At no point in the value chain do people come into contact with silica dust in hazardous concentrations.
Evonik (including its predecessor companies) has been producing SAS since the 1940s. It is one of the most rigorously tested substances regarding potential risks to humans or the environment. Toxicological and ecotoxicological tests and decades of experience in its manufacture and use have resulted in no indications of risks to health or the environment through SAS when the substance is handled appropriately.
Synthetic amorphous silica (SAS) is used in many products and processes. There are no indications of any effects that could damage organs, tissues or genetic material if SAS is breathed in once or repeatedly, even in high doses. No damaging effects on reproduction or development or damage to the immune or nerve system have been reported. As a result, no maximum amounts have been defined for the acceptable daily intake (ADI).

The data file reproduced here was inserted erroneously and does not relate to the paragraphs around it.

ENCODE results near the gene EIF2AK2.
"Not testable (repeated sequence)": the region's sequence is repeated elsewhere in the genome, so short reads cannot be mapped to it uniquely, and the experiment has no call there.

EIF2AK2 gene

In inhalation studies, SAS caused no long-term changes in the lung or progressive damage comparable to silicosis. In epidemiological studies on employees with longterm exposure, there were also no signs of silicosis; no damage is to be expected under realistic exposure conditions. The available data also contains no indications of lung cancer or other permanent respiratory diseases.
Synthetic amorphous silica can be handled safely when good occupational hygiene and the national or regional applicable maximum allowable concentration are complied with. If this limit value cannot be guaranteed, local extraction equipment must be operated, or dust masks must be worn.
Applicable guiding values at the workplace can be found in the respective safety data sheets of our silica products.